Videogames: In the Beginning is hard to review because it’s both an amazing, excellent source of early video game history while also being steeped in engineering terminology and a personality that might turn some people off. This book has a casual tone at times, as though Baer sat down with you, started “telling it like it is”, and not didn’t care if he talked poorly but candidly of other people in the industry. I felt this kind of direct, uncensored line to the author was rather refreshing.

On the other hand, Baer was first and foremost a technologist and engineer. His writing is steeped in details about inventing not just concepts but also building the schematics and hardware. If the phrases “integrated circuit” or “vacuum tube” bother you then you might consider passing on this book, or just skim large parts of it. The first half of the book interested me enough to wade through all that engineering terminology since it covered the lead up and launch of Magnavox Odyssey. Unfortunately, it didn’t quite hold my fascination through the second half which involved a lot of miscellaneous video game inventions pitched – often unsuccessfully – to companies like Coleco, Atari, Mattel, and so on.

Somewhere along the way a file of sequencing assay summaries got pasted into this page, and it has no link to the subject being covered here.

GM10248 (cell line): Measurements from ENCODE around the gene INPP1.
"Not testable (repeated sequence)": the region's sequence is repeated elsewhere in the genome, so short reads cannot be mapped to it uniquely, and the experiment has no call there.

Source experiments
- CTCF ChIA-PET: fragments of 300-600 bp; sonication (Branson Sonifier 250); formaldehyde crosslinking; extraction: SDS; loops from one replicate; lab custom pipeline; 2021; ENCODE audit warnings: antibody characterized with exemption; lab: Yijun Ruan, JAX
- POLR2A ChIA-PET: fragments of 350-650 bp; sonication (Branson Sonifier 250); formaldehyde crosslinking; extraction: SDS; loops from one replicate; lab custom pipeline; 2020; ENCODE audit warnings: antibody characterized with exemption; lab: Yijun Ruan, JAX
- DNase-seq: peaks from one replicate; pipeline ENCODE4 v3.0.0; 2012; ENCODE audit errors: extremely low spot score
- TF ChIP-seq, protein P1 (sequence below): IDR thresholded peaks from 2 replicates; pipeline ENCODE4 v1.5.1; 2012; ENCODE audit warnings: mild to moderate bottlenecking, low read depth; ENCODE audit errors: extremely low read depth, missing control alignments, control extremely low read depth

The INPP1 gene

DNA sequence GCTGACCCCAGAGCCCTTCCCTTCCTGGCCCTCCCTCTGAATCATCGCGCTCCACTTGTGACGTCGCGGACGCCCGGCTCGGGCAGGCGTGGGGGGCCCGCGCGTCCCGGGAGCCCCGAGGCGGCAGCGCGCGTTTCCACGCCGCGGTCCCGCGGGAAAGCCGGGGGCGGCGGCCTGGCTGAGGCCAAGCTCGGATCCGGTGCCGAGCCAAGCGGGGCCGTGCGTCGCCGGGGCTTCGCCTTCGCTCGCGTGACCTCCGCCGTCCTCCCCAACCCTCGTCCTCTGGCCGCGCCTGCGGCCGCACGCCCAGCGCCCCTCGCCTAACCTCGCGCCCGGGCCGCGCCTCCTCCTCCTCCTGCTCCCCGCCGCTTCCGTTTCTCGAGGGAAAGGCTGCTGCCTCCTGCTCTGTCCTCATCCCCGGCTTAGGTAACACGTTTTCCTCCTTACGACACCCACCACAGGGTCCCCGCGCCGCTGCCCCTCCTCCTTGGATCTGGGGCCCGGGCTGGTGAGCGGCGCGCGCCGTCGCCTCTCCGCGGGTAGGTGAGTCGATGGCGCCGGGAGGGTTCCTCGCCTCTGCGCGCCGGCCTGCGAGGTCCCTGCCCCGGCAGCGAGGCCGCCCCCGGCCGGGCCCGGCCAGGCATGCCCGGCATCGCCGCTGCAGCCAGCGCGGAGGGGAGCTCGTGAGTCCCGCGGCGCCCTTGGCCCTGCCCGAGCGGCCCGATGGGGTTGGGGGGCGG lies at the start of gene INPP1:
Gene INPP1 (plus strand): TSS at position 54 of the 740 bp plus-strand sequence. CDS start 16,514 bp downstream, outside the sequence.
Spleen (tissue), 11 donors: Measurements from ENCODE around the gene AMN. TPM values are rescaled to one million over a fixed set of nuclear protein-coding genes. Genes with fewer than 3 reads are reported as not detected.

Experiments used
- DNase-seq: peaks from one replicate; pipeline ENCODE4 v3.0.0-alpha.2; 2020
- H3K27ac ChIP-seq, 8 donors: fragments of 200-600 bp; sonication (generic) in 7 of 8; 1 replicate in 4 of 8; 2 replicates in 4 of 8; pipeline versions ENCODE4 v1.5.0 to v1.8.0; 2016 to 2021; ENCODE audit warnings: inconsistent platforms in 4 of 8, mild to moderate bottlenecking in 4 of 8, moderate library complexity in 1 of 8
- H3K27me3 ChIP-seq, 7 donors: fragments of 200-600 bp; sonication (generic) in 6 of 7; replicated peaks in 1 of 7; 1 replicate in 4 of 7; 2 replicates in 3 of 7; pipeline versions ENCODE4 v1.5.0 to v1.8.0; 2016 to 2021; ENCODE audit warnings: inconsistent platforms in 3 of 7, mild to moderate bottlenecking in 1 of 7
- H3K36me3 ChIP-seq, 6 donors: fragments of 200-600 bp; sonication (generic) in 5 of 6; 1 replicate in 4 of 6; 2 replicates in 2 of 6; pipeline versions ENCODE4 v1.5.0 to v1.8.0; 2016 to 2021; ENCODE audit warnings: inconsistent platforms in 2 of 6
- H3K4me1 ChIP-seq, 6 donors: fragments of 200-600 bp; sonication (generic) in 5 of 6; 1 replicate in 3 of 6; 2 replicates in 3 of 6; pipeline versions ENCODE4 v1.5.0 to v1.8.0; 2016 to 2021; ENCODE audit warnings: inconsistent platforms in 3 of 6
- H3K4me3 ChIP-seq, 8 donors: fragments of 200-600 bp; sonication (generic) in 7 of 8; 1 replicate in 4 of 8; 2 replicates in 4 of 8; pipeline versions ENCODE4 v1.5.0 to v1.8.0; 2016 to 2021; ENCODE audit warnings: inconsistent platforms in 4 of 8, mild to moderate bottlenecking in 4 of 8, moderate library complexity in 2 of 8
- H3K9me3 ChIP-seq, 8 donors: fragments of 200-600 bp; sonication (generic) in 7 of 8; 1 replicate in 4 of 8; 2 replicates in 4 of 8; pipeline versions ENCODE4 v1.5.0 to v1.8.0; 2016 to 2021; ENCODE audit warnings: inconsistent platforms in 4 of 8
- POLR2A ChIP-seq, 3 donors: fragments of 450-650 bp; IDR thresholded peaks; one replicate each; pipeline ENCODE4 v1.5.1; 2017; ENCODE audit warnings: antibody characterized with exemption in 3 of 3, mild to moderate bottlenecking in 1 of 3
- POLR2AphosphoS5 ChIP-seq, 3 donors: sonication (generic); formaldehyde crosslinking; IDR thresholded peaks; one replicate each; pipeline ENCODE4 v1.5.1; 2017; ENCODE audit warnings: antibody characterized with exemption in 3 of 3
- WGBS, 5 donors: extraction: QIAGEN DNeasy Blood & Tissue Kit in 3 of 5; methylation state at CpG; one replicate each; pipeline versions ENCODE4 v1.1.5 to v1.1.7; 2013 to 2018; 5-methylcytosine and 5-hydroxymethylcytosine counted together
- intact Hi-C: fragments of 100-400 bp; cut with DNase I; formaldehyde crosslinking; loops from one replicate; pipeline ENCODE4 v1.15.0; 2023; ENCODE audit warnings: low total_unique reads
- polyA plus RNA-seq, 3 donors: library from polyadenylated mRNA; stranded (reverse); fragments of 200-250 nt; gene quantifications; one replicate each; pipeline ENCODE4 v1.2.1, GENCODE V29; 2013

As an introduction to early video game history, this book is narrowly focused on Baer’s own life and experiences and does not purport to give an overview of the subject. I would recommend reading more general history book like The Ultimate History of Video Games first before you do a deep dive into a single thread in that story in this text. I enjoyed Videogames: In the Beginning and I learned a lot from it, but only pick it up if the narrow subject matter is one you are particularly interested in.